Kyoichi Marukusu Professor, School of International Studies

Kyoichi Marukusu Professor, School of International Studies

 Concerning the diplomatic relationships between various East Asian countries in recent years, it is obvious that each country’s government is engaging with anti-foreigner statements that put one’s country first, which seem to be actively spreading on social media, then working to promote nationalism and attempting to use that in the context of their domestic politics.

 Actually, based on reliable surveys, it can be generously estimated that the percentage of people in Japan who claim to be anti-foreigner, have politically conservative leanings, and who are anti-Korea and anti-China is less than five percent. Despite this number, they are seen as having a large presence because advocates for extreme ideas get more traffic on the Internet, and stand out among groups who hold political leanings which are similar to those ideas. It is also because of other factors such as the entire group experiencing pleasant feelings due to that connection, which reinforces their political leanings. Such extreme ideas, which then inundate the Internet space, are amplified through mass media journalism, and politicians and citizens end up feeling that anti-foreign sentiment has grown stronger than it really has.

 On the other hand, if you look at the situation, the number of international tourists has continued to grow over the past several years. In addition, through reforms to the Immigration Control and Refugee Recognition Act in April of this year, the globalization of the Japanese labor force is inevitably moving forward. It is not unlikely that anti-foreign leanings, which were influenced by the superficial and inflammatory rhetoric of some advocates, could adversely impact the interests of Japanese society as a whole.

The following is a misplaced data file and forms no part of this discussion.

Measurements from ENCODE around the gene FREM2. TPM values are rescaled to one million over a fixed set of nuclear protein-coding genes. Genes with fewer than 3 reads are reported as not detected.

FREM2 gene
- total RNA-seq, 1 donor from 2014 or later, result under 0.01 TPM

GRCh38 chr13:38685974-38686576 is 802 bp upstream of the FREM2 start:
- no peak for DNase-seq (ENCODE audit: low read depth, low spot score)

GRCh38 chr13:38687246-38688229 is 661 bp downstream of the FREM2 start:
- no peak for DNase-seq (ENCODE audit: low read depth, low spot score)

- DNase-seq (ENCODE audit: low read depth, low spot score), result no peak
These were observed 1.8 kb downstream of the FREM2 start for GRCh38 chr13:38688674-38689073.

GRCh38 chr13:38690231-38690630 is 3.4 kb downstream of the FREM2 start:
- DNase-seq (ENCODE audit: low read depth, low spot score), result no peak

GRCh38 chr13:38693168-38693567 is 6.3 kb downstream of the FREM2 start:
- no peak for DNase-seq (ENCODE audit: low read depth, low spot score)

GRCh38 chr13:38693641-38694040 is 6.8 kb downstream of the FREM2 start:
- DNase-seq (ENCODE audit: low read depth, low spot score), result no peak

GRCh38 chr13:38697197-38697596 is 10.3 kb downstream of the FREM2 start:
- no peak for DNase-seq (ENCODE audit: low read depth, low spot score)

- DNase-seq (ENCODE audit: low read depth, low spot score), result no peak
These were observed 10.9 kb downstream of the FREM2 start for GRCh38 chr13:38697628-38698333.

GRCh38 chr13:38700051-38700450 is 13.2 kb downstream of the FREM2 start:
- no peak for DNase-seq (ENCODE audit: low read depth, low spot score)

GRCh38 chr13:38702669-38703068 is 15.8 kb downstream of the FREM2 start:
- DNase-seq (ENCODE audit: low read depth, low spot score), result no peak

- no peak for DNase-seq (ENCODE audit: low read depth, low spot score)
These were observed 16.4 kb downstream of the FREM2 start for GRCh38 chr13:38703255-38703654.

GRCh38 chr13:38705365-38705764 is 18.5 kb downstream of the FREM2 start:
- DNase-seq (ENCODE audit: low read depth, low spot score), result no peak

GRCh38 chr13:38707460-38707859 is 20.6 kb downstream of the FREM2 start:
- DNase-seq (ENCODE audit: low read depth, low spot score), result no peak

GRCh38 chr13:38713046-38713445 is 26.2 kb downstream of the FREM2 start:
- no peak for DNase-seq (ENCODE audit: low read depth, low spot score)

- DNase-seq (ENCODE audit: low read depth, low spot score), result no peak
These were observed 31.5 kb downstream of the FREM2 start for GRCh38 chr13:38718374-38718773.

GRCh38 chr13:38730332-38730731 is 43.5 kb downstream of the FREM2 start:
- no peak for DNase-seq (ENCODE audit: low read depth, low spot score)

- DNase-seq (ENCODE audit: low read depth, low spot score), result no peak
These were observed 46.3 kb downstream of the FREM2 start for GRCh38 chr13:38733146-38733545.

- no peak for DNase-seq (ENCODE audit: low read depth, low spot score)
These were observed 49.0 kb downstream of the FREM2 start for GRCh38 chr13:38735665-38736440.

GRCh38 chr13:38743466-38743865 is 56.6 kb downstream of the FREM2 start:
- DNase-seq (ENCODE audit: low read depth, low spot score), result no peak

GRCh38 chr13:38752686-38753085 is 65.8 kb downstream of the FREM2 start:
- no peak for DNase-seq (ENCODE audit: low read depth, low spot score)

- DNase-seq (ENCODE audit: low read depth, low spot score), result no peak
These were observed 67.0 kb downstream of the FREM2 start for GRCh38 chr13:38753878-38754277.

In order to avoid political decisions that fall into this sort of situation, the most important thing is for each citizen to acquire multifaceted information, carefully scrutinize opinions that differ from their own, and work to understand them when expressing their political intentions. In specific terms, actions such as deliberately consuming news from non-Japanese media sources are effective.

 I often hear a phrase: “Japan’s diplomacy with Asia.” This expression reflects the contemporary attitude that “Japan views itself as affiliated with Asia, but not Asian; Japan has pursued this contradictory position throughout modern times,” as declared by historical scholar Shinichi Yamamuro. Even though Japan is located in Asia in terms of geography, up until now, Japan has attempted to leave Asia behind, as “a symbol of backwardness.” I hope that accepting our destiny—that Japan cannot help but hold this sort of point of view—but perceiving that destiny in a constructive way and working to relativize ourselves, will lead to benefits for Japan and a restoration of healthy relationships with neighboring countries.

 Until now, Japan has attempted to leave Asia behind, as “a symbol of backwardness.” I hope that accepting our destiny—that Japan cannot help but hold this sort of point of view—but perceiving that destiny in a constructive way and working to relativize ourselves, will lead to benefits for Japan and a restoration of healthy relationships with neighboring countries.